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How do I Identify a Nutria?

Nutria are easily confused with other mammals, particularly those found in and near water. This section will help you to identify nutria from muskrat, beaver, groundhogs, and otters.

Nutria (Myocastor coypus) are a large, aquatic, invasive rodent, native to South America. They have been introduced to coastal wetlands of Maryland, Virginia and North Carolina and are showing signs of continued expansion. This is of concern to natural resource managers because, as populations increase, nutria destroy coastal marsh vegetation through their feeding. These marshlands are critical for a number of ecosystem services such as filtering sediment and contaminants, and providing nursery grounds for a wide range of species. The health of coastal ecosystems and the economies that depend on them, is at increasing risk from nutria.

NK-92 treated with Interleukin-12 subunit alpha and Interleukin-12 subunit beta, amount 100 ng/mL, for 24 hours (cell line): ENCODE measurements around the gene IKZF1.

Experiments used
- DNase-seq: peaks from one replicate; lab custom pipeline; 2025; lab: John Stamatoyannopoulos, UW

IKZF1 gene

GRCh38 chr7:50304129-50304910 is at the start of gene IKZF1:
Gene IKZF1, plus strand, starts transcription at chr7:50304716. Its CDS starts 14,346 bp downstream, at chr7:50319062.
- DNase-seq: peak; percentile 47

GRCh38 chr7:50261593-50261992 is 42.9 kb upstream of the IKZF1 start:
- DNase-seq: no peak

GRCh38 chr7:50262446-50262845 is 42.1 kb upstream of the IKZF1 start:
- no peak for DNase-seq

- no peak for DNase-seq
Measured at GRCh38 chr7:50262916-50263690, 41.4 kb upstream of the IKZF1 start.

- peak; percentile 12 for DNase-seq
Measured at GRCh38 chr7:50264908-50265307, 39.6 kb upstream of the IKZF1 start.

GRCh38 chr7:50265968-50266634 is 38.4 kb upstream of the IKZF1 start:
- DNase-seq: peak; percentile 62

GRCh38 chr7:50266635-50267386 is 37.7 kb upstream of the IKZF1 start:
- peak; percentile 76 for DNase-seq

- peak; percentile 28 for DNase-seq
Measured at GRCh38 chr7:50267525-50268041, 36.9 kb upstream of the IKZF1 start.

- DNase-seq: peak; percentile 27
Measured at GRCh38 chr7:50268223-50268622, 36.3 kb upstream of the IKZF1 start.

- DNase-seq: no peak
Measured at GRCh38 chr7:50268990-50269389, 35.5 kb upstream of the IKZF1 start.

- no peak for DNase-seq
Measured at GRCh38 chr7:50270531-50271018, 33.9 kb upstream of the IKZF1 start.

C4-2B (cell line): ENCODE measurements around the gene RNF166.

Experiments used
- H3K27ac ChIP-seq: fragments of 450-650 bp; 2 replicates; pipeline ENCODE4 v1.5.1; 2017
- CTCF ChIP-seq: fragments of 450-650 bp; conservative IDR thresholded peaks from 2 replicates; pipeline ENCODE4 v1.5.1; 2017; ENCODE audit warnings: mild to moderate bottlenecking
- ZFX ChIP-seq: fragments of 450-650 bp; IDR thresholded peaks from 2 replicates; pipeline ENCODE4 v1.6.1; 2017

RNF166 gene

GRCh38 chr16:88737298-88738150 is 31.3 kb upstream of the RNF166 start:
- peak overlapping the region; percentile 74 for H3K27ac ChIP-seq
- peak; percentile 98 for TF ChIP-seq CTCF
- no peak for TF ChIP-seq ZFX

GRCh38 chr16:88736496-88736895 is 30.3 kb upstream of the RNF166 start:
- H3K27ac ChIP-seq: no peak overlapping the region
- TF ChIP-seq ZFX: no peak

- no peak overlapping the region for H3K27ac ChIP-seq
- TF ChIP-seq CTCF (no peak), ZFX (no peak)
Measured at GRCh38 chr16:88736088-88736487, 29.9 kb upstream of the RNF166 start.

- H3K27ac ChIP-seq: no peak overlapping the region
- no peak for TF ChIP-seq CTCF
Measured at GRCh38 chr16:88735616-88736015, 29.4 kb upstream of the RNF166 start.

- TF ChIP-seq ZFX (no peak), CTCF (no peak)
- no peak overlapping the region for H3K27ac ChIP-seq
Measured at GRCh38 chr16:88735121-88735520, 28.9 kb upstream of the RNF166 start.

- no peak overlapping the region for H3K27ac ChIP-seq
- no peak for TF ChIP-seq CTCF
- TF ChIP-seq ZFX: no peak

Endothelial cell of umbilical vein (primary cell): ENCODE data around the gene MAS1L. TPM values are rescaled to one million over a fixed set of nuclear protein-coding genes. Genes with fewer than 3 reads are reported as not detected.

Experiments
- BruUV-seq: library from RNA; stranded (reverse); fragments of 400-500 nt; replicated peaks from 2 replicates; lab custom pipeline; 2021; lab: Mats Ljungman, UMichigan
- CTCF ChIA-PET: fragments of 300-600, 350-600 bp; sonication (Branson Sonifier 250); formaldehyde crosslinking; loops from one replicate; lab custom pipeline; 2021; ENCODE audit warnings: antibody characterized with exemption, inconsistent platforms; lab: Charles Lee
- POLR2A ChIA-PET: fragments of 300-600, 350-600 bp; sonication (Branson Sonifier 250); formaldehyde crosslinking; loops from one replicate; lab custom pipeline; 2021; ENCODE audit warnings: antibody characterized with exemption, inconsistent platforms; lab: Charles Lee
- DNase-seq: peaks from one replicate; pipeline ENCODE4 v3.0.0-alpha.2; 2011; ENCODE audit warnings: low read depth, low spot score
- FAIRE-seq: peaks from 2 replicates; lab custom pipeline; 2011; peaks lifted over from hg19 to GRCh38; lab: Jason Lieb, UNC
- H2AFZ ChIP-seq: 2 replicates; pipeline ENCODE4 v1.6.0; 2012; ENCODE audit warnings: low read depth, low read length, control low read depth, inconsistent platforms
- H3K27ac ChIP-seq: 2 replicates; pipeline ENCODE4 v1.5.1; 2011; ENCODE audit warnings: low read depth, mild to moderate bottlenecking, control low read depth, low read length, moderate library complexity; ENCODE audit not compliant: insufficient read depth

This site was designed to provide basic information on identifying nutria and recording their locations to guide management decision making. Our goal is to gather observations from the public in order to better-understand where populations are expanding and why. 

Facial Characteristics

Nutria often have a distinct white muzzle and orange teeth. They also have more pronounced white whiskers than either muskrat or beaver. 



One of the best ways to tell a nutria from a muskrat is how the swim. Muskrat use their tail for propulsion, so it leaves a distinct "S" pattern in the water. Nutria drag their tails behind them. 


This video shows the undulating tail of the swimming muskrat . (Courtesy of clove71 from Instagram)

This gallery contains other images of nutria in the field. These provide a reference for typical nutria encounters .

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